Friday, January 02, 2009

Microbial Communities Can Form "Super - Organisms" to Produce Fuels and Other Products Beyond the Ability of Single Microbe Species to Create

Synthetic biologists are working to find ways to manipulate entire microbe communities to get them to do things they ordinarily wouldn’t — like tracking down cancer cells to deliver drugs, fighting antibiotic-resistant infections or manufacturing fuel. _ScienceNews
Most of the microbial approaches to bio-fuels and synthetic fuels involves the attempt to find or create the perfect microbe. This perfect microbe would be able to turn feedstock into a valuable fuel, virtually on its own. But it is possible that a community of multiple microbe species working together might be able to out-perform even the "perfect microbe." Using Adam Smith's famous specialisation of labour, microbe production workers may show the same improved productivity that human factory workers demonstrate on the job.
Ideally, a synthetic bioengineer would be able to choose from a number of organisms to design a community capable of getting the job done. At the moment, most labs are focusing on ways to engineer communities of bacteria made up of a single species because these systems are better characterized and easier to manipulate than multispecies groups. And bacteria’s well-studied system for communicating provides a way for scientists to steer the conversations among congregating microbes by changing the way they talk to each other....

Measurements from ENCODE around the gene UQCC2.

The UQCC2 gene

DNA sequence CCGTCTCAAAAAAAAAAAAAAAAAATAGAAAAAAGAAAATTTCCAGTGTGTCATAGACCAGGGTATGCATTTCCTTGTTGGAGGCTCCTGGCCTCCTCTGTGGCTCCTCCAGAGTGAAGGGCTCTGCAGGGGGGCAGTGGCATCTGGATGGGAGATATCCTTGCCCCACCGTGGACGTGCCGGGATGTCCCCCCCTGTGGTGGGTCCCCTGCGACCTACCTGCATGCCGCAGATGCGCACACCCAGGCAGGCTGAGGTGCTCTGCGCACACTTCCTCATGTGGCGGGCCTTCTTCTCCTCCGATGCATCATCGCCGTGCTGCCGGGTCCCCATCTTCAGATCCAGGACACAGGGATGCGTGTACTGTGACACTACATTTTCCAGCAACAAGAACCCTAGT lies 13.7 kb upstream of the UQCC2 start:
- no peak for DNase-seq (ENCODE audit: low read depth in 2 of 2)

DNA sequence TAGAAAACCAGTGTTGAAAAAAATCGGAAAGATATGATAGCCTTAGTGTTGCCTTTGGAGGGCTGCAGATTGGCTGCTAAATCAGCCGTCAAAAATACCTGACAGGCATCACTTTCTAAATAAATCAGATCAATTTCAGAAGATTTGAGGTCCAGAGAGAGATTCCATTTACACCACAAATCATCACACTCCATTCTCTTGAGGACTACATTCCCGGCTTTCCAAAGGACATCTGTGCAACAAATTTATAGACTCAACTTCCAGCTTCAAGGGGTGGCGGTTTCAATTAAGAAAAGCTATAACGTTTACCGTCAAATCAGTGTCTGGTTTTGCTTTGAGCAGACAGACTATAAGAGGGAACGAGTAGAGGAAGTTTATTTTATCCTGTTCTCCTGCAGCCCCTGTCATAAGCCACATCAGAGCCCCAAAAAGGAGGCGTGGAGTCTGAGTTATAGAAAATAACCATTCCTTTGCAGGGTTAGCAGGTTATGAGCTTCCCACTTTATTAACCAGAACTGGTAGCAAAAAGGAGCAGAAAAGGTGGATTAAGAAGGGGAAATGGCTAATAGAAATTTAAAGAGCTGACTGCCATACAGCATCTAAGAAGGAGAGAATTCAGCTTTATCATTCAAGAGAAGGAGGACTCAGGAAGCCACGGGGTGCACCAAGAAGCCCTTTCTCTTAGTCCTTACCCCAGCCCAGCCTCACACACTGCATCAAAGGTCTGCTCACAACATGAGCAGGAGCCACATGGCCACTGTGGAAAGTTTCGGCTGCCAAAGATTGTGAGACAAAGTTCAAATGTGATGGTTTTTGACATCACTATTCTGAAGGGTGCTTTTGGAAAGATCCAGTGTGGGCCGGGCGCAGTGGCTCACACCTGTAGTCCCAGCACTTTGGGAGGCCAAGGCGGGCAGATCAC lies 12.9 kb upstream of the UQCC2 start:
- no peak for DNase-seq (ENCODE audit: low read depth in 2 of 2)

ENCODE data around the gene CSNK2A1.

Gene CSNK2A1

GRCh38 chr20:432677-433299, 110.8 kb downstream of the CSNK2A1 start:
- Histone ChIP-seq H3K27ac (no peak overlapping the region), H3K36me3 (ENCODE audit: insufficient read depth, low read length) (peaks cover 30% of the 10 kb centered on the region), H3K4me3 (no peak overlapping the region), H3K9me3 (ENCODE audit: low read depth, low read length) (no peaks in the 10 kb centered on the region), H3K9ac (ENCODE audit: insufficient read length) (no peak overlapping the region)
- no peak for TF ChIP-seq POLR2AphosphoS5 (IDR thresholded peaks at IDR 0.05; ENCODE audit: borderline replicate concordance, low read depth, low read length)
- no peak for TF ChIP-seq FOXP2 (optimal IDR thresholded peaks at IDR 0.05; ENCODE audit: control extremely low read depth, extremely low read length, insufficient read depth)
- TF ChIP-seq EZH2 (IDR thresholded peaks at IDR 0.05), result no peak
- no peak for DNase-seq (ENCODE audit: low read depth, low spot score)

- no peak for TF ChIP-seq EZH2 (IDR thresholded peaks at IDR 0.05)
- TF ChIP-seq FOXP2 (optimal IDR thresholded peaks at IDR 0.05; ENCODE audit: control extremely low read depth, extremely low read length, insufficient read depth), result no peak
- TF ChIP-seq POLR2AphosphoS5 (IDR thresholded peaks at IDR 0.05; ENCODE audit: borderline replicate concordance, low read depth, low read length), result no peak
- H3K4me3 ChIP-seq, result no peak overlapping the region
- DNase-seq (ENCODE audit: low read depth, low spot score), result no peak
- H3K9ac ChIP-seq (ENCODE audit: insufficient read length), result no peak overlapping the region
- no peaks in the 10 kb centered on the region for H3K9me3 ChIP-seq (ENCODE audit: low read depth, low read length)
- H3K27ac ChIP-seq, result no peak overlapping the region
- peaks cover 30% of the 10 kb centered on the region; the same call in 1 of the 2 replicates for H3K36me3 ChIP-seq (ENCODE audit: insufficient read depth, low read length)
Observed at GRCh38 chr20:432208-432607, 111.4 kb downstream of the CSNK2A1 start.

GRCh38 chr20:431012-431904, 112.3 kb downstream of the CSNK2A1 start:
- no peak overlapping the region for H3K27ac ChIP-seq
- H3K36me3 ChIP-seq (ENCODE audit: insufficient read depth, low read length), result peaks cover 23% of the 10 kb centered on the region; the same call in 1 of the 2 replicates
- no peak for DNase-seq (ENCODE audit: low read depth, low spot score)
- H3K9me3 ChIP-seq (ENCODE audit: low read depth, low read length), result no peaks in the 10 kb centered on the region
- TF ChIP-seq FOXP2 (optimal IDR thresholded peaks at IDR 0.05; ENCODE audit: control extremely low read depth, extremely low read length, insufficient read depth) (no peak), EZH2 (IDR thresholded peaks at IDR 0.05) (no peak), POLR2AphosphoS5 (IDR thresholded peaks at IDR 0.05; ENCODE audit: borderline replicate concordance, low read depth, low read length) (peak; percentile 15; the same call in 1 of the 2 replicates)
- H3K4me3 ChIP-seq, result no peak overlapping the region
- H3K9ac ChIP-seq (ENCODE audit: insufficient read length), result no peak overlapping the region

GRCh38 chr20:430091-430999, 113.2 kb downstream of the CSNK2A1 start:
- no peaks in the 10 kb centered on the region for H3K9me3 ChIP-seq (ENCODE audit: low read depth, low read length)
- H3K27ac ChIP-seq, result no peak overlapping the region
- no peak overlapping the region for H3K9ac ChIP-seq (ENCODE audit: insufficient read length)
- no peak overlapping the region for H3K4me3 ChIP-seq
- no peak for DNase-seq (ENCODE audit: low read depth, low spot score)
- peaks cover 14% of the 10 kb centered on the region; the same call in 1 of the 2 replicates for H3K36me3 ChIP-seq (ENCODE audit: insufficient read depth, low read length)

Bacteria sense their neighbors and respond to the presence of others in the colony by exchanging small molecules and bits of proteins called peptides — a process known as quorum sensing. Through this exchange, bacteria send and receive chemical cues that turn genes off or on. This process enables many types of bacteria not only to communicate with their neighbors, but also to collaborate in intricate ways to divide labor and perform tasks requiring multiple steps. At first, quorum sensing, discovered in marine bacteria, seemed a special ability, but in the time since its discovery, scientists have racked up quite a list of chatty microbe species. In fact, some scientists believe that nearly all bacteria communicate in one form or another. _ScienceNews



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